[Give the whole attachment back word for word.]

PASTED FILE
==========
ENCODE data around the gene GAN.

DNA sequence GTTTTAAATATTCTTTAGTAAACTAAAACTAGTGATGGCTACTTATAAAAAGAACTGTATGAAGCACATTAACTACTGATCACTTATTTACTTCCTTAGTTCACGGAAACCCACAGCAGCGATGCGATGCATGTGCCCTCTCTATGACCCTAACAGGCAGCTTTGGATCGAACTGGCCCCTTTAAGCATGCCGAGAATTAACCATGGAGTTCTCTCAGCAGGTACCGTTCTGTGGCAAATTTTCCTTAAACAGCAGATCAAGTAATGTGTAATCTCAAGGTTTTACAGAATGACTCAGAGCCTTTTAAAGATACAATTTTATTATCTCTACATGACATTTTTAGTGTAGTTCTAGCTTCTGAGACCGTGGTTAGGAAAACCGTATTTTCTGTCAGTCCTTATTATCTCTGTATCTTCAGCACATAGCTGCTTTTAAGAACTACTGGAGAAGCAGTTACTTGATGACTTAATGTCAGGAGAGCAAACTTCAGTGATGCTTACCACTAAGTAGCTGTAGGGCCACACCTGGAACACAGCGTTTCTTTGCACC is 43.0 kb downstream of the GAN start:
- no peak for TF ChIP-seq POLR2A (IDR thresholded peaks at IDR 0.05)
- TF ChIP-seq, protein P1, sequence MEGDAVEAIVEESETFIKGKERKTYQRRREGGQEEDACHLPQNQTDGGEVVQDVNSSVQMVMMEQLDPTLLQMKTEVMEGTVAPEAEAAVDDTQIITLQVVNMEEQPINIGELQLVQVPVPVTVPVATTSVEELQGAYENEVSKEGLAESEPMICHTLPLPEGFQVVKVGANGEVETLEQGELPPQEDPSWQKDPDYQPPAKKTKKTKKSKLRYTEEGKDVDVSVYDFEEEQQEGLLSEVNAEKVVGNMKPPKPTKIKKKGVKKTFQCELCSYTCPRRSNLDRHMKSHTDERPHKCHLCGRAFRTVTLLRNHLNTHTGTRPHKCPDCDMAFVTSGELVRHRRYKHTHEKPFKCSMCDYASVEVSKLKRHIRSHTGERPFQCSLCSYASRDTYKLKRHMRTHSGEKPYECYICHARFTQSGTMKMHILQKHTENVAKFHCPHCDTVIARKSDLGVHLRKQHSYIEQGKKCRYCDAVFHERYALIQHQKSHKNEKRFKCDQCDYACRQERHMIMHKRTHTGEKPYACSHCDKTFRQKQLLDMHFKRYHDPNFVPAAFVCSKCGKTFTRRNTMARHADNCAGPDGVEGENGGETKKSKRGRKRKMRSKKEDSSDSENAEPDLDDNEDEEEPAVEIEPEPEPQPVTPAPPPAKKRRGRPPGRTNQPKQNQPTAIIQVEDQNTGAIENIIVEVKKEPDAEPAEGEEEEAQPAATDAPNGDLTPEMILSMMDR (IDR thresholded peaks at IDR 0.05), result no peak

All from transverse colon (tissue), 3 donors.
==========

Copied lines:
ENCODE data around the gene GAN.

DNA sequence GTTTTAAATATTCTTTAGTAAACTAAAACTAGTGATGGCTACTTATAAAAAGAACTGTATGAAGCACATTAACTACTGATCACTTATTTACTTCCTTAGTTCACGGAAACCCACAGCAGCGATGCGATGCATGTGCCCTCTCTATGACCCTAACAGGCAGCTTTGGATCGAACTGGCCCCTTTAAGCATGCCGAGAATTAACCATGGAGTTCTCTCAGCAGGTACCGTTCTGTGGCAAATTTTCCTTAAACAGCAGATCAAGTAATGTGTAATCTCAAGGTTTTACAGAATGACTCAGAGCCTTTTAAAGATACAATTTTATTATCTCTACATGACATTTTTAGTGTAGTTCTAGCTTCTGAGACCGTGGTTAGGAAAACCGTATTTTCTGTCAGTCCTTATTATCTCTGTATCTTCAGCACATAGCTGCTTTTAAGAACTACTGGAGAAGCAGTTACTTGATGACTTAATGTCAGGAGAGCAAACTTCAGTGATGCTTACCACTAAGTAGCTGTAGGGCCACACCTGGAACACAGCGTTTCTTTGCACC is 43.0 kb downstream of the GAN start:
- no peak for TF ChIP-seq POLR2A (IDR thresholded peaks at IDR 0.05)
- TF ChIP-seq, protein P1, sequence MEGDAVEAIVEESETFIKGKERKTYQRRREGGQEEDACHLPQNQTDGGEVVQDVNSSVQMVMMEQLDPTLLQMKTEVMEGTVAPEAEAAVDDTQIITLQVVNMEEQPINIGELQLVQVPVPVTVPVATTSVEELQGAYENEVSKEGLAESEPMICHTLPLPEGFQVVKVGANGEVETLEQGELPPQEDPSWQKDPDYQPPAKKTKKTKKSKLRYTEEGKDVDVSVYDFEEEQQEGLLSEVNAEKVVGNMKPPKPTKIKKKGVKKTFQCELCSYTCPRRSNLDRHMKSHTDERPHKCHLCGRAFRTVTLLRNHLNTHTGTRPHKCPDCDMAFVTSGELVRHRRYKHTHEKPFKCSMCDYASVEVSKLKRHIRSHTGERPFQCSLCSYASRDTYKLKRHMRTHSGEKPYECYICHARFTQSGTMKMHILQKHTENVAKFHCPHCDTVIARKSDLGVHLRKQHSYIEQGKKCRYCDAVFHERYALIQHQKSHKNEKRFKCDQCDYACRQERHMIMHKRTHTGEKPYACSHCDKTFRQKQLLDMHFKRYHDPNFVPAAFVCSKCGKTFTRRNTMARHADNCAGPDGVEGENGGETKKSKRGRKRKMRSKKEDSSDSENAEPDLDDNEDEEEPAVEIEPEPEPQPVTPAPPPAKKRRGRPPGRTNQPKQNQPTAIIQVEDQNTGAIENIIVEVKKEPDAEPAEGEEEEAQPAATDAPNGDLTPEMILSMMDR (IDR thresholded peaks at IDR 0.05), result no peak

All from transverse colon (tissue), 3 donors.